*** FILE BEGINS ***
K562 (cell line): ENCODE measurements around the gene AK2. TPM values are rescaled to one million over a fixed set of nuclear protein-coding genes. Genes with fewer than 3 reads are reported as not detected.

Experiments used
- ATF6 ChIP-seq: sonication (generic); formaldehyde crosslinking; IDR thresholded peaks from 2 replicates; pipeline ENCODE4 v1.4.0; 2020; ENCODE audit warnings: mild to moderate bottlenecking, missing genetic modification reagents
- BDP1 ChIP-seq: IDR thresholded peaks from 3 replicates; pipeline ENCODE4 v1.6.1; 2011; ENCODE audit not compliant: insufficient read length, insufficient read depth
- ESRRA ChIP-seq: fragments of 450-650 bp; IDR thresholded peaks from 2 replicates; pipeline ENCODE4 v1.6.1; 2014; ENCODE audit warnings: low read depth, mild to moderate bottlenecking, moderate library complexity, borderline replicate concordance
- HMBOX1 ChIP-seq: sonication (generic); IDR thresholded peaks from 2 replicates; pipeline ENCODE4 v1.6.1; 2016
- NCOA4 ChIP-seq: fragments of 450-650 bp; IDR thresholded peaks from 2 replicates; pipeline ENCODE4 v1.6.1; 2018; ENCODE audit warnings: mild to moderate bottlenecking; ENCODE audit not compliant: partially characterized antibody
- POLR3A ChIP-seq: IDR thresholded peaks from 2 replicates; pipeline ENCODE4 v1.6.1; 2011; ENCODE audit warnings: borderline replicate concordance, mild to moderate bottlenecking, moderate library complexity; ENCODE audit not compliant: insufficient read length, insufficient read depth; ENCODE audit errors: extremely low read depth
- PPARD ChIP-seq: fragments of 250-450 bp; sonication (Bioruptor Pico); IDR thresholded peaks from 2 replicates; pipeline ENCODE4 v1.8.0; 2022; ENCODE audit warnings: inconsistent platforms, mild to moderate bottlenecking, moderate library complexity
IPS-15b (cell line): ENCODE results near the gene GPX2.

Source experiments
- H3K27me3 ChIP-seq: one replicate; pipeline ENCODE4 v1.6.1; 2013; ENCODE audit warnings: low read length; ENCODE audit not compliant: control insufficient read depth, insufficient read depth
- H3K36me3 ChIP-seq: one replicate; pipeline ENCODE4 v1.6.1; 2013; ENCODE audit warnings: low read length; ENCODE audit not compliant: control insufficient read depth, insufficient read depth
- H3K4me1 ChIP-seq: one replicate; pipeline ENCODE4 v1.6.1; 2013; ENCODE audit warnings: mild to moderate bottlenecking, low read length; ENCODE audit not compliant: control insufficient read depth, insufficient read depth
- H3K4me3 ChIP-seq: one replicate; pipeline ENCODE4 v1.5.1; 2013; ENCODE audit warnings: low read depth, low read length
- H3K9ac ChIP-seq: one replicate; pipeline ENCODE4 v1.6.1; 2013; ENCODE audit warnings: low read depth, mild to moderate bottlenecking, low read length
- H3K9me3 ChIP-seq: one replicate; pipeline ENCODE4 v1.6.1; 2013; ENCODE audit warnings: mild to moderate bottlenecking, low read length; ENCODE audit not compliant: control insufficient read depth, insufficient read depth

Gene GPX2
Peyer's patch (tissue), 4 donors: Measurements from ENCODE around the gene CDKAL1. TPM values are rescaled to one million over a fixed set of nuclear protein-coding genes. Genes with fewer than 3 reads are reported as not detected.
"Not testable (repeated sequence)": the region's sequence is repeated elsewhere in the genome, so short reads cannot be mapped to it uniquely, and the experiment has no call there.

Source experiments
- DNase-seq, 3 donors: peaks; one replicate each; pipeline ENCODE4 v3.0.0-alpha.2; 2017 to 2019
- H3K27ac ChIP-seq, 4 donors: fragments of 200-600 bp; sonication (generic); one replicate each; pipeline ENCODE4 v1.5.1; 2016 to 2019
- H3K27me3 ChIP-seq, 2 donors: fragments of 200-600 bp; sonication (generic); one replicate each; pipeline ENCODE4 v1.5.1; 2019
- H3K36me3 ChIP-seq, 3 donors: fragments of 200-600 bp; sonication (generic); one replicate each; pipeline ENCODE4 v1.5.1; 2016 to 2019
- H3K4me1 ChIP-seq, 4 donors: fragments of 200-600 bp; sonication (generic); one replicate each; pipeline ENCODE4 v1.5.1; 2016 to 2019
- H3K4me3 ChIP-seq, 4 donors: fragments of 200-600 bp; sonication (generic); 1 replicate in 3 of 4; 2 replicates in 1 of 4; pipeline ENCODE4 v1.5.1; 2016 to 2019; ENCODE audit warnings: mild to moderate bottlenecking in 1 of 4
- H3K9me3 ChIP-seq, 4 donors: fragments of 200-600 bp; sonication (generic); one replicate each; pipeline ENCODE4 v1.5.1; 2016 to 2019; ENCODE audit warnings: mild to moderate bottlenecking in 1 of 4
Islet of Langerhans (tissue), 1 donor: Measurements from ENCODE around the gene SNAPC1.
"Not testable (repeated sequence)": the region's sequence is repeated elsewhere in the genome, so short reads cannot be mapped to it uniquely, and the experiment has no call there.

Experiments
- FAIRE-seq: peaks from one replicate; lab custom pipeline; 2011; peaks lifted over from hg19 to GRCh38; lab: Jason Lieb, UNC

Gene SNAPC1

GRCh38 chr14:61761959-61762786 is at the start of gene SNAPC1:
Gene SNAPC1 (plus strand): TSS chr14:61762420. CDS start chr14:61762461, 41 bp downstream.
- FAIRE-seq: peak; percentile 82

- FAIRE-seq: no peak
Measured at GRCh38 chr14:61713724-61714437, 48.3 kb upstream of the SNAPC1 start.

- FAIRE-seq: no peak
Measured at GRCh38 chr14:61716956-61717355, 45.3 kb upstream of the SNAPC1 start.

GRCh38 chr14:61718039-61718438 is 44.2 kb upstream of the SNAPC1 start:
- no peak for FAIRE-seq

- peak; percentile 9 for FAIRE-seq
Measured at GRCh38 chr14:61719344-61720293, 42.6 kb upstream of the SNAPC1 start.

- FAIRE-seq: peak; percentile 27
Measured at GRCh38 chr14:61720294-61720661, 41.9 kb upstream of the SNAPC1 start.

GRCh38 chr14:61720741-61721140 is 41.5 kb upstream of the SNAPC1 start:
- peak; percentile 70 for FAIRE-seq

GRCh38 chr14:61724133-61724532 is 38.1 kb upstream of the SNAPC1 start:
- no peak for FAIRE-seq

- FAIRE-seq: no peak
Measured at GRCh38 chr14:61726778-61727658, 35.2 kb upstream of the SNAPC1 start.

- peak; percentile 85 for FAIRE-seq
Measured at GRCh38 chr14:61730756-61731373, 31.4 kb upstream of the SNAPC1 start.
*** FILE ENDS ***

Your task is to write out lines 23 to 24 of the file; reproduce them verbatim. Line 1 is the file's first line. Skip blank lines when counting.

- H3K27ac ChIP-seq, 4 donors: fragments of 200-600 bp; sonication (generic); one replicate each; pipeline ENCODE4 v1.5.1; 2016 to 2019
- H3K27me3 ChIP-seq, 2 donors: fragments of 200-600 bp; sonication (generic); one replicate each; pipeline ENCODE4 v1.5.1; 2019